So far, the plans and construction of the range have passed myriad inspections by state and federal agencies, he said.
Questions about location
Instead of being at the edge of the park and so near his home, Johnson questions why the range wasn’t built in one of several wide-open areas within the 4,000-acre state park.
“Twenty years ago, we built this house right here because of the lake and all of the beauty,” Johnson said. “Now, with the gun range, our view (of the lake) is going to be blocked, and all of that noise. One of the things we’ve most enjoyed is being able to see all of the wildlife, like the deer and eagles. You have to believe it’s going to scare all of them away, and who wants to listen to loud gunfire?”
Others share his views.
Janice Samuels has lived about a half-mile south of the new range site since 1964, before the lake or park were constructed.
I’ve been around hunters and guns all of my life, but I don’t want to live this close to constant gunfire.
Janice Samuels, who lives near the new range
“I’ve always loved where I’m at, the peace and the quiet,” Samuels said. “I have deer come right up into my yard. I’ve been around hunters and guns all of my life, but I don’t want to live this close to constant gunfire.”
She worries about how her dog, Copper, will handle the noise. As it is, she said, shots from farther away send the gun-shy dog into hiding within her house.
Turner held a public meeting and stopped by the houses closest to the new range. He has also talked to hundreds of people individually. He doesn’t think most people realize the extremes Wildlife and Parks has gone to for noise management.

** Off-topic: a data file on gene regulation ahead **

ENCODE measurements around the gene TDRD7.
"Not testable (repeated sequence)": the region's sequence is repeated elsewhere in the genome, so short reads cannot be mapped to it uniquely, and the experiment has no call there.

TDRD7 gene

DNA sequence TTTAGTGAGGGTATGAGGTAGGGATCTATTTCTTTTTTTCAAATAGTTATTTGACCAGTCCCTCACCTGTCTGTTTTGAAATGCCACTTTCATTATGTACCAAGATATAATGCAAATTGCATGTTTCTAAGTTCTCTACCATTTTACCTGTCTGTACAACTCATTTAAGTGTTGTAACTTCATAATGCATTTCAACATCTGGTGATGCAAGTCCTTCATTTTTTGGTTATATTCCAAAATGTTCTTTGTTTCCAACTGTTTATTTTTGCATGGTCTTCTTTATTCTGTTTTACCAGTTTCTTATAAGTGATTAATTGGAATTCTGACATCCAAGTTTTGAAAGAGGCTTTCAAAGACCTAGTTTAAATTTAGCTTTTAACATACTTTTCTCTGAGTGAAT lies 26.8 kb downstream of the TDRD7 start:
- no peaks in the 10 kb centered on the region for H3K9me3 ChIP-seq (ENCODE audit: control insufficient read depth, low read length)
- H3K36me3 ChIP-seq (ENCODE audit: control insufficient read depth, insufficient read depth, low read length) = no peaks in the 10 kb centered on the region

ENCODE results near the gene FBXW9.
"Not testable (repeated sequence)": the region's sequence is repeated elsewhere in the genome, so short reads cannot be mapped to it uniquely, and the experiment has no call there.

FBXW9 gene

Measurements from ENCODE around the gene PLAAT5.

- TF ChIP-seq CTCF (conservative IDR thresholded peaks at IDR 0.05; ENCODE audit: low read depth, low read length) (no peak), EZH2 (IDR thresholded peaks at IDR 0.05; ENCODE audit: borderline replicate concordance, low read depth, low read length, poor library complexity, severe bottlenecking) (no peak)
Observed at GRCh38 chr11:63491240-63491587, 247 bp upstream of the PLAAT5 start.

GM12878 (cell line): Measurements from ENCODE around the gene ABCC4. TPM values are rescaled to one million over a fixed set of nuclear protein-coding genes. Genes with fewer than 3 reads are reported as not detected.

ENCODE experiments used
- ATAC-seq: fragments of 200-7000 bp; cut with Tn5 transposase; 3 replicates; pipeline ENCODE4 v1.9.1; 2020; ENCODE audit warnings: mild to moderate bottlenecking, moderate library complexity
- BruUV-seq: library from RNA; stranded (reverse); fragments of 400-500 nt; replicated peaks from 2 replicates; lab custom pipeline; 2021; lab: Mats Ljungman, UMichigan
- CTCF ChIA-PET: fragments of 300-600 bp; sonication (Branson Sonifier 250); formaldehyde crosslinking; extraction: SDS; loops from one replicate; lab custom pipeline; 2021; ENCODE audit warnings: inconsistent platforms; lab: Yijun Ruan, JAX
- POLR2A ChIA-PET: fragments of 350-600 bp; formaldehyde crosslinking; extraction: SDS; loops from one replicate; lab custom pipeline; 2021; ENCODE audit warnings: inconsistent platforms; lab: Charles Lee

Turner said the range was designed by a company that specializes in high-quality shooting ranges. The company said the current site is the best location. Other locations inside the park would have affected areas open to public hunting, hiking and camping. Turner said it might have cost nearly twice as much to put the same range in other locations at the park.
An acoustical engineer who specializes in shooting ranges was hired. Because of that, Turner said, the range has undergone some significant changes from the original plans.
For instance, the direction the range faced has been changed so noise coming out the back of the range goes into a wide, uninhabited valley. Original plans had the back of the range pointing down the road where Johnson and Samuels live.
Turner said that anytime someone buys property near public land, they have to expect that things could be done to that area that benefit the public. Because of the extra efforts to muffle the sounds of shots, the shooting noise should be quieter for the homeowners than some motorcycles or shots fired on nearby private lands.
“And do you have any idea how many (motorcyles) go right by the range on about any nice weekend?” Turner said. “And they do that all day and all night.”
John Grange, an El Dorado resident who is on the board of trained volunteers who will help monitor the range during open hours, thinks many who worry are exaggerating the use at the range.
He said there’s a lot of misinformation out there. He’s heard people worrying about gunfire well into the night, day after day, but he tells them the range will be open no more than three days per week.
“There’s a lot of things we don’t know for certain yet, but there are going to be other restrictions, too,” Grange said. “Right now, the plan is that we can have no more than five shooters on the line per each range officer. That means if we have two on duty, there can be no more than 10 shooters. If it’s only one (officer), it’s only five.”
Some still aren’t convinced.
Samuels said she may move if the gunfire is too disturbing. Johnson said he and others have hired an attorney.
“I’m not against gun ranges, I just don’t want it next to my house,” he said. “If it was somebody else living in this house, I would champion for them, too. I just think it’s wrong.”